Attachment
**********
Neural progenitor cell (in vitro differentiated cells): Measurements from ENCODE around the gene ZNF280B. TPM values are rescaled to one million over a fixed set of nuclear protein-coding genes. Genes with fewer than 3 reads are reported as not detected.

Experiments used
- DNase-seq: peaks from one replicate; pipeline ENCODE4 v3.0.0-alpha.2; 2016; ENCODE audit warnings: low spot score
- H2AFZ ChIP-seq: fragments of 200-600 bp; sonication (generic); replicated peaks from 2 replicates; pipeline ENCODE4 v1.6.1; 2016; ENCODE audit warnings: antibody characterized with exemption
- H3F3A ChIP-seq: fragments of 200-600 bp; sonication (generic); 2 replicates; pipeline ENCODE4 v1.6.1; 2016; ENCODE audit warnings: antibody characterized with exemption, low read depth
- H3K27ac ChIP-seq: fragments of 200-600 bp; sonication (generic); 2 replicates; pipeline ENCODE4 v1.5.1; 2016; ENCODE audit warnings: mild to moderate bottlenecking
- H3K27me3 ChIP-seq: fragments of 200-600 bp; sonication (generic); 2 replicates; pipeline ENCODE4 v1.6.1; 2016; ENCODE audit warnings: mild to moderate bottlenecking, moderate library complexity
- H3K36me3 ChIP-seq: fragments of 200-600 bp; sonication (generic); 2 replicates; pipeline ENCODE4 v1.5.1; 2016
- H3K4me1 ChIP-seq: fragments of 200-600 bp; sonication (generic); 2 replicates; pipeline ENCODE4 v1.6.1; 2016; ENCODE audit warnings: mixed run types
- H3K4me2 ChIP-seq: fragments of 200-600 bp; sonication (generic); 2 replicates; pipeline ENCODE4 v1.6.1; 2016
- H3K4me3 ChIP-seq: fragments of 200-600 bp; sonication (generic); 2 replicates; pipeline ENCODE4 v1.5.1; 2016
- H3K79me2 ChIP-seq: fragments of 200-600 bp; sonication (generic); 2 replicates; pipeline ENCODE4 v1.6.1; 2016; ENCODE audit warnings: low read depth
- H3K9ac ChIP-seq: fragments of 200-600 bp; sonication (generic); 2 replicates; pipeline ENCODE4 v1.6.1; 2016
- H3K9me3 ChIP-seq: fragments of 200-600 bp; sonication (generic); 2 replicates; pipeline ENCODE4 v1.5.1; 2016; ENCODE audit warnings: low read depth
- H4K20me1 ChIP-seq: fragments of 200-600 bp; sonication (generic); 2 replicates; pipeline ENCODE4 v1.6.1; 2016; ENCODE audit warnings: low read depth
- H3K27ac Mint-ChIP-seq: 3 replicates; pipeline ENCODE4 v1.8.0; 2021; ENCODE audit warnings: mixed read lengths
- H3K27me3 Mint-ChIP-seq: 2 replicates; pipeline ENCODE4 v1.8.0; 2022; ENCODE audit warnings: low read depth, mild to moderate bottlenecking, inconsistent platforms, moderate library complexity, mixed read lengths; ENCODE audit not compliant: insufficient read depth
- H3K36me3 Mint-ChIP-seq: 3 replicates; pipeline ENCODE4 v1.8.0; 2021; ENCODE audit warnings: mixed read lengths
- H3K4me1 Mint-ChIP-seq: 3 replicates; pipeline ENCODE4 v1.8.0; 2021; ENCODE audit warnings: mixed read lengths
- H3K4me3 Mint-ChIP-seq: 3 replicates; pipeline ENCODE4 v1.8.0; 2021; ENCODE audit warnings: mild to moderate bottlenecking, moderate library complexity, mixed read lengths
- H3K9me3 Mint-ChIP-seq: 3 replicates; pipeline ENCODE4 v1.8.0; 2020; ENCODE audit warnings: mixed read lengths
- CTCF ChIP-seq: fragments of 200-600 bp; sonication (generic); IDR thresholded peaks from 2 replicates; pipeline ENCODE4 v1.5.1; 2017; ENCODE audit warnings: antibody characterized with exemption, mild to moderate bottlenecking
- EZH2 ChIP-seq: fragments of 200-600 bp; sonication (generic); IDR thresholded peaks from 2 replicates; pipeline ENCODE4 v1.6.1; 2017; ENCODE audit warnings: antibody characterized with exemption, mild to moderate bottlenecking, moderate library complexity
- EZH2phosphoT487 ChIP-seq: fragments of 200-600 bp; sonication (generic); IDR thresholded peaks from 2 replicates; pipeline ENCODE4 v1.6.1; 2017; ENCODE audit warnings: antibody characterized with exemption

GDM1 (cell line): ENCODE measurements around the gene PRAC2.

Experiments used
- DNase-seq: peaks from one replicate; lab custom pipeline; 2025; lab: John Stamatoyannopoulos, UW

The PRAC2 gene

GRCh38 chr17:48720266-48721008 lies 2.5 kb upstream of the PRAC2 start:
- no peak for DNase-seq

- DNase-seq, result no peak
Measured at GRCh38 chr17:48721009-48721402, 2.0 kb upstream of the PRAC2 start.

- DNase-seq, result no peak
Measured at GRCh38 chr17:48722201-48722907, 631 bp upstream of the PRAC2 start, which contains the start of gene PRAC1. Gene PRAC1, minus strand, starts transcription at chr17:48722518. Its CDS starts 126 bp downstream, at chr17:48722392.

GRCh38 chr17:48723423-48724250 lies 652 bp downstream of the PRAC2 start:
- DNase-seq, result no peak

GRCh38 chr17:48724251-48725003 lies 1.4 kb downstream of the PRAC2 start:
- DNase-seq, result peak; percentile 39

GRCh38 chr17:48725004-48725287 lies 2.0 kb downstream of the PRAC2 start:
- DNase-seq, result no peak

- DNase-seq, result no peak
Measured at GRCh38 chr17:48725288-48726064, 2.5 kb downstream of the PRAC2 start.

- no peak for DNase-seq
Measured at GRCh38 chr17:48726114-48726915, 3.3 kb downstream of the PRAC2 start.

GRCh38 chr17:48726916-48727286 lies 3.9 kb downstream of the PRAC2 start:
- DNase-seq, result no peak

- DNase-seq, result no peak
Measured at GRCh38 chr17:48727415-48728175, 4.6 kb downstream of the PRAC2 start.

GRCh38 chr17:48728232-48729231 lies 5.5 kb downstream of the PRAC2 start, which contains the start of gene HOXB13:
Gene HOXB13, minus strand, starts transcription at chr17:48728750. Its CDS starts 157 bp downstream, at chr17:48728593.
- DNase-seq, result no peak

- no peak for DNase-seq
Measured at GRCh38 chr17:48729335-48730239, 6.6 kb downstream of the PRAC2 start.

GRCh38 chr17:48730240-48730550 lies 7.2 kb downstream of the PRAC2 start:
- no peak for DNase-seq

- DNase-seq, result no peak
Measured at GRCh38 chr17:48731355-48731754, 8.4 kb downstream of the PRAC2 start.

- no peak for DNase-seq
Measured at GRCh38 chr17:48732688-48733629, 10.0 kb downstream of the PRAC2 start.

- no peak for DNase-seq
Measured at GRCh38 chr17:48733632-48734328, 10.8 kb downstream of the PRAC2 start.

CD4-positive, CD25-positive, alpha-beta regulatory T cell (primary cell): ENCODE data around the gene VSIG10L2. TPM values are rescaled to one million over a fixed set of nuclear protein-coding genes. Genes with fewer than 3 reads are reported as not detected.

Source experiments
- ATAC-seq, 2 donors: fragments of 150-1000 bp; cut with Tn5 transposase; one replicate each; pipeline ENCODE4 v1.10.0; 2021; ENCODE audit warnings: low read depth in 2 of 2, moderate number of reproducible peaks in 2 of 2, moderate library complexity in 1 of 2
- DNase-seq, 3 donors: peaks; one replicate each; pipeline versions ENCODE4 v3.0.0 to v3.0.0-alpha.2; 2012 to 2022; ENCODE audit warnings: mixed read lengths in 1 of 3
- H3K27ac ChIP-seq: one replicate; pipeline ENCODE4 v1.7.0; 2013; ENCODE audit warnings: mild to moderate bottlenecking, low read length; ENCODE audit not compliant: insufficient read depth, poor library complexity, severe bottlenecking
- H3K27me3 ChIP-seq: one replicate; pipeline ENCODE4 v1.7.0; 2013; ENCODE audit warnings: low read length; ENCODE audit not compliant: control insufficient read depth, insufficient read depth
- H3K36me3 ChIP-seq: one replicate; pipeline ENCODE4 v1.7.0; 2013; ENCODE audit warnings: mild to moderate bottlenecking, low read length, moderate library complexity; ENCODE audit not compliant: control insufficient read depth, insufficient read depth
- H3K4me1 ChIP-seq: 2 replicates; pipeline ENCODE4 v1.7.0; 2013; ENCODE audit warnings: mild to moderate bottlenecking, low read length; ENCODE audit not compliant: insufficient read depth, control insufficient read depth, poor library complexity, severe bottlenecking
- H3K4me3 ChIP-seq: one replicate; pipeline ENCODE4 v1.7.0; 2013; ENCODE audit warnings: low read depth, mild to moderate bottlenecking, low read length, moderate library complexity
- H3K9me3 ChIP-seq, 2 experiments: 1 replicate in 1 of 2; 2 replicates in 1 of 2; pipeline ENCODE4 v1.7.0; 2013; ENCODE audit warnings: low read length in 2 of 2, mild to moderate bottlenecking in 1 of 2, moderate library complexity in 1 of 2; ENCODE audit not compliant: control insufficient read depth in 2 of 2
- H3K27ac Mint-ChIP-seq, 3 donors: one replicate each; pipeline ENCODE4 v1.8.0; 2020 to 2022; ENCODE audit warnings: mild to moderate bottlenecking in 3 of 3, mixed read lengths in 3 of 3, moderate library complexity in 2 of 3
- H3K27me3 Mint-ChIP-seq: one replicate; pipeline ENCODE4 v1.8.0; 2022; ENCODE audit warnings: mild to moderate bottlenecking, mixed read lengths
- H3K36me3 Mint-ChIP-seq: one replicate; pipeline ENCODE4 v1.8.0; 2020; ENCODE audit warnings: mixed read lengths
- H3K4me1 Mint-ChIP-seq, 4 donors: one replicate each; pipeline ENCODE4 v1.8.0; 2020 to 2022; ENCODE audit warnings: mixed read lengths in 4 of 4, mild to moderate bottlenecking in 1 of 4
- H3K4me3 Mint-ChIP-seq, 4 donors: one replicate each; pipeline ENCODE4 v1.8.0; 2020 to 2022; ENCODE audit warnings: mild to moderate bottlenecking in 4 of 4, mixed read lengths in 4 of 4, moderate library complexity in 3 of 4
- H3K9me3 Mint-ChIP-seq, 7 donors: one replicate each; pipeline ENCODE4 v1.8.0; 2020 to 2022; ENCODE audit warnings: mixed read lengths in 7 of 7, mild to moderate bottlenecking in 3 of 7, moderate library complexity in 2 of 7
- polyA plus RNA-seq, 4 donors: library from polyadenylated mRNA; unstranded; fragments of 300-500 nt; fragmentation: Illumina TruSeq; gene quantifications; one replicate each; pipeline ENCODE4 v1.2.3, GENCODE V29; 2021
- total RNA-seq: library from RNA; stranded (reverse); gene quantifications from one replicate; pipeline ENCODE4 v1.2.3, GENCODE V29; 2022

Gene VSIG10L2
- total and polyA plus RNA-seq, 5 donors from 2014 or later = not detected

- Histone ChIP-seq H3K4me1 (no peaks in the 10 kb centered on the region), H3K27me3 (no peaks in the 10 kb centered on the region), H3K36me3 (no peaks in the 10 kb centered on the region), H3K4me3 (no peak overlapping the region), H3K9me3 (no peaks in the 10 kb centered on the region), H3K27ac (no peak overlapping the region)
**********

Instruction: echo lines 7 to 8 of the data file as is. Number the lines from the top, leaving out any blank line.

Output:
- H3K27me3 ChIP-seq: fragments of 200-600 bp; sonication (generic); 2 replicates; pipeline ENCODE4 v1.6.1; 2016; ENCODE audit warnings: mild to moderate bottlenecking, moderate library complexity
- H3K36me3 ChIP-seq: fragments of 200-600 bp; sonication (generic); 2 replicates; pipeline ENCODE4 v1.5.1; 2016